If programmers could learn one thing from successful businesspeople, they should learn about the idea of opportunity costs. Sure, it's fun to throw away a lot of code and rewrite it from nothing, but in the years you're waiting for that mystical magical super sixy project to get usable, you could have been making money with working code, even if it's a little shabby around the edges.
Sometimes opportunity cost works the other way, too. If you can get a 1% return by putting your money in a CD for 12 months or you have the chance to get a 10% return if you can buy the right stock sometime in the next three months, hold out for the 10% return. You might get it. You might not. Yet the reward is greater than the risk.
So it goes with programming.
When I wear my programmer hat, I want to write the best code imaginable. I want to find the right abstractions. I want to discover the most elegant design. I want to put in the least effort. The risk of getting it wrong and having to do more work is greater than the risk of missing a deadline.
When I wear my business hat, I want the most valuable features as soon as possible. The risk of missing out on business value (greater revenue, lesser costs, greater productivity) is greater than the risk of increased future maintenance costs. After all, it should be possible to measure those increased costs and deal with them when it makes the most sense from the business point of view.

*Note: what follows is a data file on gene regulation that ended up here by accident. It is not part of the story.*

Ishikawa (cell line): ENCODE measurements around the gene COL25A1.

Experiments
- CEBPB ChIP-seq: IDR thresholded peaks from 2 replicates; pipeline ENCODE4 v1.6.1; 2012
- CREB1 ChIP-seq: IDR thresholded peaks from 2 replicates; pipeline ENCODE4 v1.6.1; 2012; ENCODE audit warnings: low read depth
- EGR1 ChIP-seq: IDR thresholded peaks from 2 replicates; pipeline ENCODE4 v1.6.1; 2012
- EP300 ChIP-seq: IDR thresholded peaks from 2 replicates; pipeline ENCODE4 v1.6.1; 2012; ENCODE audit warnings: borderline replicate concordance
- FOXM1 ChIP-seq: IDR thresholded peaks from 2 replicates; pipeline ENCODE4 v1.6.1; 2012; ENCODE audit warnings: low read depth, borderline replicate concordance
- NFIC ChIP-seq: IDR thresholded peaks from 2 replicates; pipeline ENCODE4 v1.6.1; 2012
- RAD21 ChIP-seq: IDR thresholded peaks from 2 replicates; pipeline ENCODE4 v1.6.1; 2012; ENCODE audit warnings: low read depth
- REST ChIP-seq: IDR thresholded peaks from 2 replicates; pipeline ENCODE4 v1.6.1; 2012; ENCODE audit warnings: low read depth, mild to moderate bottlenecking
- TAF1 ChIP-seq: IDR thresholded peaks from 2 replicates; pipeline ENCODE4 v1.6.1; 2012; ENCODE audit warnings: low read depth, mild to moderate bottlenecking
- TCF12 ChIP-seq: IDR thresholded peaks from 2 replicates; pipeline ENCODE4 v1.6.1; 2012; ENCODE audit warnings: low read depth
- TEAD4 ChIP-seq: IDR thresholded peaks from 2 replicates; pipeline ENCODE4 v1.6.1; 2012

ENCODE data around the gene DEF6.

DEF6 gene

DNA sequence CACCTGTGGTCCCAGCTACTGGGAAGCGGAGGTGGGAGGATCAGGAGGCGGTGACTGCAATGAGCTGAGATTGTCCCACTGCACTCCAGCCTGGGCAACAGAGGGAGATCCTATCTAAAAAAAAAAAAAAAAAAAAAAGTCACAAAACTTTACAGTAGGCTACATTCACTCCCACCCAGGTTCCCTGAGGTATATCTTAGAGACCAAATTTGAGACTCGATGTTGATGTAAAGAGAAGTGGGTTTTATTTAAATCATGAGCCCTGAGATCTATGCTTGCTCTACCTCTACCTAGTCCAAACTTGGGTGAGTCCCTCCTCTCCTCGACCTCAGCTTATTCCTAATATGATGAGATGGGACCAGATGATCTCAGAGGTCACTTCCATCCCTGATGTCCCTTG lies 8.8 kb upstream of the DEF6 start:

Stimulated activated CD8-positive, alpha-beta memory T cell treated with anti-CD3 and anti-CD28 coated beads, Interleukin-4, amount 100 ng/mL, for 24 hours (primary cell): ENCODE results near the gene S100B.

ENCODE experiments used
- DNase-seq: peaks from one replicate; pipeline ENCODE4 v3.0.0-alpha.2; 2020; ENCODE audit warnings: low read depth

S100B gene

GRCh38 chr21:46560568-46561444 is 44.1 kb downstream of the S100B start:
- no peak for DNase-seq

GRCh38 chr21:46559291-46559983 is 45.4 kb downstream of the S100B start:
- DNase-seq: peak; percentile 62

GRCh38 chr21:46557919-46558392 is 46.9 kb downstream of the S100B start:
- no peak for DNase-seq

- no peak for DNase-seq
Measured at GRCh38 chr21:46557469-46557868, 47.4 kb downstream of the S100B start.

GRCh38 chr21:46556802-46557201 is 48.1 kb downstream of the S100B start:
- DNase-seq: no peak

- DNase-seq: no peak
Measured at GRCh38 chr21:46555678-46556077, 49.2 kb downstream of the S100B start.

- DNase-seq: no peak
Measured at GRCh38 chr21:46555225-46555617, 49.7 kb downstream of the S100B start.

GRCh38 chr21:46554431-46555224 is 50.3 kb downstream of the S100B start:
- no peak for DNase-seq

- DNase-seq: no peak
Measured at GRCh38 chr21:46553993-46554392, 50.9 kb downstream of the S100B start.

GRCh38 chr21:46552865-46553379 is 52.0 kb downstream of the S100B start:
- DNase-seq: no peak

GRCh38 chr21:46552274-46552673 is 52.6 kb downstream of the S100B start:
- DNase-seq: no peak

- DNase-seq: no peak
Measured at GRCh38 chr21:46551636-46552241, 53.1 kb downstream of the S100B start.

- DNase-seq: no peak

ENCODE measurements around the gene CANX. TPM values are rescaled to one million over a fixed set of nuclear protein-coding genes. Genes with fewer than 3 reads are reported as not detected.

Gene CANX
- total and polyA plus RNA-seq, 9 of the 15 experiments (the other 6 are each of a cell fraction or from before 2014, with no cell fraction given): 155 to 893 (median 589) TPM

Project management includes the art of navigating between the business desire to have working software sooner and the programmer desire to have elegant software. That's not easy, but there are ways to give both groups some of what they need.
Sadly, community-driven development of the free and open source software worlds often lacks this management. We don't lack the tension though. Consider, for example, the debate over whether it's acceptable to release software without documentation. The business argument is "It can provide value to people." The developer argument is "It's not finished without documentation."
This tendency matters less in the F/OSS world as in the business world where your paycheck depends on your ability to deliver working software. What's the worst that can happen? People will move on to a competing project which better meets their needs. (And you thought F/OSS people didn't understand capitalism.) So you annoy your users and drive them away; you're a volunteer, and there are always plenty of volunteers.
... until there aren't.
Sure, that's an extreme position. Though it's easy to trawl through GitHub (and before that, SourceForge) to find the abandoned carcasses of projects which never delivered anything of value to anyone and consequently never attracted sustainable development beyond the whims of the originators, I suspect that it's more interesting to consider the quiet desperation of active projects stuck in not-invented-here rewrite limbo which struggle to achieve usefulness.
What if they spent more time focusing on the value their code should provide to potential users and less time constructing elegant, airy edifices?
It's important to write clean and maintainable code. It's important to focus on quality and craft. Yes, please let us do that. Yet if you want to have real users, shouldn't you also consider how your choices affect them and what that costs them?